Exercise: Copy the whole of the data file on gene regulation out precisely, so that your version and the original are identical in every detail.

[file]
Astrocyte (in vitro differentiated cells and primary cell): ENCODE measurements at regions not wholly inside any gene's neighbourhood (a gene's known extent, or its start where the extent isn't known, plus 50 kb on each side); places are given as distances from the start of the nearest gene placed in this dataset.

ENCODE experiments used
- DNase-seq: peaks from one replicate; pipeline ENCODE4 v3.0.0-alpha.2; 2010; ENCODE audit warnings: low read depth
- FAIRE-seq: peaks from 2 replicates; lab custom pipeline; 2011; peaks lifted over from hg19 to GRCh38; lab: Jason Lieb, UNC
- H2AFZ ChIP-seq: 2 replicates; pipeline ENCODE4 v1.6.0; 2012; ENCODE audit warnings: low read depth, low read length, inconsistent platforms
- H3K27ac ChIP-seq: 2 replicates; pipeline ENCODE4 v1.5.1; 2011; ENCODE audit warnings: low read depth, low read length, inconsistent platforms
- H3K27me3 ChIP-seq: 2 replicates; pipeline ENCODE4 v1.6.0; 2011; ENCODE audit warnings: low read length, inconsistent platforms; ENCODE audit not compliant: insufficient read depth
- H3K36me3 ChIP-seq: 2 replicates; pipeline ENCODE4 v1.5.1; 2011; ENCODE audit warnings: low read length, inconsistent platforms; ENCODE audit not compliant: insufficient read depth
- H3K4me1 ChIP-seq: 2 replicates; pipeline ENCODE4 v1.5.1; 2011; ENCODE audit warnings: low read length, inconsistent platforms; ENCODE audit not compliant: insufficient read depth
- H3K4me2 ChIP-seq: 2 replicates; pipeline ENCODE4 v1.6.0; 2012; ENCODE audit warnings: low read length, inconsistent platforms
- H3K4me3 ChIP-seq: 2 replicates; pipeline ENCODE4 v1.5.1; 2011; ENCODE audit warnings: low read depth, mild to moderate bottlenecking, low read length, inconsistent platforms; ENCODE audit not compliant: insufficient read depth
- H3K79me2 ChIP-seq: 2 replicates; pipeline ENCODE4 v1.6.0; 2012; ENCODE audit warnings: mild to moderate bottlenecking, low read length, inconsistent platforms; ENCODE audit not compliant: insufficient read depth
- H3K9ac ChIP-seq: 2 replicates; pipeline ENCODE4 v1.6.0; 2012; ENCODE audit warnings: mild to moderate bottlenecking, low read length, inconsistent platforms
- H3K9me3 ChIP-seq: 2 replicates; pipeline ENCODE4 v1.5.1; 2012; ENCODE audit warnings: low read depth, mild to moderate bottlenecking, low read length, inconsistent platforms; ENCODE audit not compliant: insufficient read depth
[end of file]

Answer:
Astrocyte (in vitro differentiated cells and primary cell): ENCODE measurements at regions not wholly inside any gene's neighbourhood (a gene's known extent, or its start where the extent isn't known, plus 50 kb on each side); places are given as distances from the start of the nearest gene placed in this dataset.

ENCODE experiments used
- DNase-seq: peaks from one replicate; pipeline ENCODE4 v3.0.0-alpha.2; 2010; ENCODE audit warnings: low read depth
- FAIRE-seq: peaks from 2 replicates; lab custom pipeline; 2011; peaks lifted over from hg19 to GRCh38; lab: Jason Lieb, UNC
- H2AFZ ChIP-seq: 2 replicates; pipeline ENCODE4 v1.6.0; 2012; ENCODE audit warnings: low read depth, low read length, inconsistent platforms
- H3K27ac ChIP-seq: 2 replicates; pipeline ENCODE4 v1.5.1; 2011; ENCODE audit warnings: low read depth, low read length, inconsistent platforms
- H3K27me3 ChIP-seq: 2 replicates; pipeline ENCODE4 v1.6.0; 2011; ENCODE audit warnings: low read length, inconsistent platforms; ENCODE audit not compliant: insufficient read depth
- H3K36me3 ChIP-seq: 2 replicates; pipeline ENCODE4 v1.5.1; 2011; ENCODE audit warnings: low read length, inconsistent platforms; ENCODE audit not compliant: insufficient read depth
- H3K4me1 ChIP-seq: 2 replicates; pipeline ENCODE4 v1.5.1; 2011; ENCODE audit warnings: low read length, inconsistent platforms; ENCODE audit not compliant: insufficient read depth
- H3K4me2 ChIP-seq: 2 replicates; pipeline ENCODE4 v1.6.0; 2012; ENCODE audit warnings: low read length, inconsistent platforms
- H3K4me3 ChIP-seq: 2 replicates; pipeline ENCODE4 v1.5.1; 2011; ENCODE audit warnings: low read depth, mild to moderate bottlenecking, low read length, inconsistent platforms; ENCODE audit not compliant: insufficient read depth
- H3K79me2 ChIP-seq: 2 replicates; pipeline ENCODE4 v1.6.0; 2012; ENCODE audit warnings: mild to moderate bottlenecking, low read length, inconsistent platforms; ENCODE audit not compliant: insufficient read depth
- H3K9ac ChIP-seq: 2 replicates; pipeline ENCODE4 v1.6.0; 2012; ENCODE audit warnings: mild to moderate bottlenecking, low read length, inconsistent platforms
- H3K9me3 ChIP-seq: 2 replicates; pipeline ENCODE4 v1.5.1; 2012; ENCODE audit warnings: low read depth, mild to moderate bottlenecking, low read length, inconsistent platforms; ENCODE audit not compliant: insufficient read depth